As part of the development and implementation programme to support the introduction of SCANNER surveys on all local roads in England, this project investigated of the use of data gathered by automated road condition survey machines to indicate the condition and maintenance requirements of all types and classes of local road, from principal roads to minor unclassified roads.
This research was carried out by Mott MacDonald. The final project report is here: Using SCANNER data for maintenance management on Local Roads - Final report Detailed annexes to the final report are here: Using SCANNER data for maintenance management on local roads - Appendices
The work was carried out in two parts - in depth consultation with a number of highway authorities to identify how they use road condition data to manage highway maintenance and detailed investigation of a number of specific technical issues.
The research found that most authorities were using condition data to identify schemes, some in more depth than others. Some simply used the overall BVPI figure, others drilled into the data in more detail. Some relied on UKPMS or commercial PM systems, other had developed in house or bespoke systems. There were widespread concerns about the differences between the overall indicator and the indicative treatments produced from UKPMS. The report recommended further development of the treatment rules in UKPMS.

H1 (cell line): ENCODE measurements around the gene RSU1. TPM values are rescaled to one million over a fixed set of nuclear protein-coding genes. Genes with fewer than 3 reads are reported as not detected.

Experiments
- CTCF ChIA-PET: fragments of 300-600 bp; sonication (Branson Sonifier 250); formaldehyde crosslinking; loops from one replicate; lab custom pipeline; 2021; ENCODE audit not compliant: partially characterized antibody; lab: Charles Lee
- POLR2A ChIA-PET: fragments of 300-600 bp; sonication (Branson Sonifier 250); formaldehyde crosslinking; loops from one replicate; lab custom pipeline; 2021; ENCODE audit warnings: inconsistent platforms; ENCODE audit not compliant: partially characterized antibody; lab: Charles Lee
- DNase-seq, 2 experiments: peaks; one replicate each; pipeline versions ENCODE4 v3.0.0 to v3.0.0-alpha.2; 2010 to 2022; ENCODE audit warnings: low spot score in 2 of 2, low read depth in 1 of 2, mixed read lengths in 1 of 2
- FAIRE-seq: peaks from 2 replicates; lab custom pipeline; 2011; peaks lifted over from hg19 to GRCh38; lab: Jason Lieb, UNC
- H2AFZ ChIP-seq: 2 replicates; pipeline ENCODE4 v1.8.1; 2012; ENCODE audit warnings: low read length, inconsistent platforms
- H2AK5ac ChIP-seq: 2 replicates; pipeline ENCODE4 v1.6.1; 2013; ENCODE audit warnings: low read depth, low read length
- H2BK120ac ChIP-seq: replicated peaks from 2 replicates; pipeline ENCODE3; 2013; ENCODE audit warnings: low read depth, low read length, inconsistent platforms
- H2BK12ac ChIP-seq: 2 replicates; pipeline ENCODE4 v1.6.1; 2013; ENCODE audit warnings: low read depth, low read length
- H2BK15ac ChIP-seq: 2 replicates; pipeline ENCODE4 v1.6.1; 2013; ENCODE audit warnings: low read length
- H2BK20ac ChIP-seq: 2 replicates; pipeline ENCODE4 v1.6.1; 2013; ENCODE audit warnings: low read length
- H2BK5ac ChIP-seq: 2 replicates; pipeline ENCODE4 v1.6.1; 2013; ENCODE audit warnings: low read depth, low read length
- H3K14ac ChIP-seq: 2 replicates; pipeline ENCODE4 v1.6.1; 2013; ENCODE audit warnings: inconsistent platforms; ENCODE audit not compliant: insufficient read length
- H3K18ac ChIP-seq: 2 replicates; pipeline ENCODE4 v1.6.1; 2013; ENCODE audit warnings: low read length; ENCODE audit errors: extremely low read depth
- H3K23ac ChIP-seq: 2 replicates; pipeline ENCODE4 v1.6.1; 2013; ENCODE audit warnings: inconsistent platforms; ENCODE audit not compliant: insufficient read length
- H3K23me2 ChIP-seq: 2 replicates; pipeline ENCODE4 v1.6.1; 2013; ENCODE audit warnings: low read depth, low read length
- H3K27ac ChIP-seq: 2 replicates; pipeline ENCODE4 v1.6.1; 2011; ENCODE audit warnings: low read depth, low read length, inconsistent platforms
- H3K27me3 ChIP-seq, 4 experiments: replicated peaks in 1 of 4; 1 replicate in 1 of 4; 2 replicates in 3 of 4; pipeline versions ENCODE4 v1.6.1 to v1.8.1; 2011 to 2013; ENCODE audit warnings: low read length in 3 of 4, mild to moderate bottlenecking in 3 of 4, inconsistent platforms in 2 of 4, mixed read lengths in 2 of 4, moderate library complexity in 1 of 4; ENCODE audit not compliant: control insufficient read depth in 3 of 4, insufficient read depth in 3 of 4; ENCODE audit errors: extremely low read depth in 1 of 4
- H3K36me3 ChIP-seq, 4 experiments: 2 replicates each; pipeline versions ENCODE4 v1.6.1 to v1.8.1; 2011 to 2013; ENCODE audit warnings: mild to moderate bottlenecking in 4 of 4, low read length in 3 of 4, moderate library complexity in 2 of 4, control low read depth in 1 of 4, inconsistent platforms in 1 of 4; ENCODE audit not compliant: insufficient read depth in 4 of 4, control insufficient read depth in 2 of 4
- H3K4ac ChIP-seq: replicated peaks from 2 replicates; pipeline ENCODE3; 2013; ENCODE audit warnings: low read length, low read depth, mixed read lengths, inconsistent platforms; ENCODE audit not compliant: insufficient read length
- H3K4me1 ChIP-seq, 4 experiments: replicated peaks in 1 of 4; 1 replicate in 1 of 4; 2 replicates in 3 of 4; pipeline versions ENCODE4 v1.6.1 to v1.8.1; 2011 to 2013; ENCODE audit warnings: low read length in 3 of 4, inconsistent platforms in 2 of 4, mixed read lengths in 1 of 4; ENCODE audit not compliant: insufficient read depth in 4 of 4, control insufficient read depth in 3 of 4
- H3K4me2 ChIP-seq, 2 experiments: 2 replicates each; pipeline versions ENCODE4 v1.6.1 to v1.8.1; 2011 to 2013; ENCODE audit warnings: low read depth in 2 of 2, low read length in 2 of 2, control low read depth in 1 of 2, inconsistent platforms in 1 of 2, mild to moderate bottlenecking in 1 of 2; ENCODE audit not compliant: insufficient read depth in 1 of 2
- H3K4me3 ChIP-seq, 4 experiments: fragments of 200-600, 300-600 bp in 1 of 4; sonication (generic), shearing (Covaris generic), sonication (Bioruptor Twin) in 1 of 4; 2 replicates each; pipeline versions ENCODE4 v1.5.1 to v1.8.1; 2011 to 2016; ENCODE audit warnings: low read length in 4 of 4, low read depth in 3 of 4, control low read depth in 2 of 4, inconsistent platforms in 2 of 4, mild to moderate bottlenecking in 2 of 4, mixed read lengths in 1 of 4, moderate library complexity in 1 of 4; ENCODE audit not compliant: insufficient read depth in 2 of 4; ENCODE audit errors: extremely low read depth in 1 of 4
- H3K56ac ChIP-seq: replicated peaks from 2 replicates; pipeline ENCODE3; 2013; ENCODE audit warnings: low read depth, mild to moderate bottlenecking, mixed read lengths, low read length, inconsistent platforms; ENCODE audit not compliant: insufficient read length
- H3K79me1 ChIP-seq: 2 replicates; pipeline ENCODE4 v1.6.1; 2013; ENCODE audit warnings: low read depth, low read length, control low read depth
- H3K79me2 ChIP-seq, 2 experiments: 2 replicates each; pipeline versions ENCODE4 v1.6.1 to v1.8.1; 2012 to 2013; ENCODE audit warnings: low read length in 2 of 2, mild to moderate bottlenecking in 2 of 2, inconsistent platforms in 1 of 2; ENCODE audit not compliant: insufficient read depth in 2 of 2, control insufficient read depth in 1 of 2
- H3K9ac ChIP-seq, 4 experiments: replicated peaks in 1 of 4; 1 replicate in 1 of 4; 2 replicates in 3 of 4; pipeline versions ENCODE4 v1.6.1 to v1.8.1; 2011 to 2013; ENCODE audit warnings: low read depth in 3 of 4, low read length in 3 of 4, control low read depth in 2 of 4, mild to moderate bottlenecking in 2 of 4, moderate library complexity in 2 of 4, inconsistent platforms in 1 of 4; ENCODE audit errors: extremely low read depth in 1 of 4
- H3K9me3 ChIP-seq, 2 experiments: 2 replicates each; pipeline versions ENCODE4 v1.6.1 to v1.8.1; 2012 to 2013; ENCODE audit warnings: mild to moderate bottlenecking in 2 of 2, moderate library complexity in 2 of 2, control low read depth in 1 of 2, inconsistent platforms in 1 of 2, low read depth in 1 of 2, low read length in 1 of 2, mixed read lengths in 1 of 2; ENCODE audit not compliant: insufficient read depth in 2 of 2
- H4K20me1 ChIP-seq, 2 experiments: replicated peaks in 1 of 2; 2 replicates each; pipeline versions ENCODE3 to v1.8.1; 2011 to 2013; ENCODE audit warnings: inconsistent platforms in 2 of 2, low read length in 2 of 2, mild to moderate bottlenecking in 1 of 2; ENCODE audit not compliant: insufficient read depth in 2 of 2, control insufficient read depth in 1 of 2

The research investigated a wide range of specific issues and recommended a consistent approach to network review and scheme development, with a formal ranking system for larger schemes and a simplified approach for smaller schemes.
It investigated the impact of automated carriageway condition surveys on local authority responsibilities and duties, existing processes and systems and concluded that the impact would be widespread, but relatively minor, although there would be significant demands on IT systems for both survey data and PM systems.
The study reviewed deterioration models, condition projection, economic prioritisation and whole life costing in PM systems. It identified the need for further development and enhancement in UKPMS to be able to use SCANNER data effectively on local roads.
It investigated the use of condition data in asset management plans and the costs and benefits of introducing SCANNER surveys and replacing visual inspection surveys. It concluded that there is great potential for using consistent and reliable carriageway condition data within asset management plans but few local authorities had advanced far with this because the surveys were only just being introduced and most authoirities were at an early stage in developing their transport asset management plans.
These results have been implemented in the SCANNER User Guide and Specification for 2007.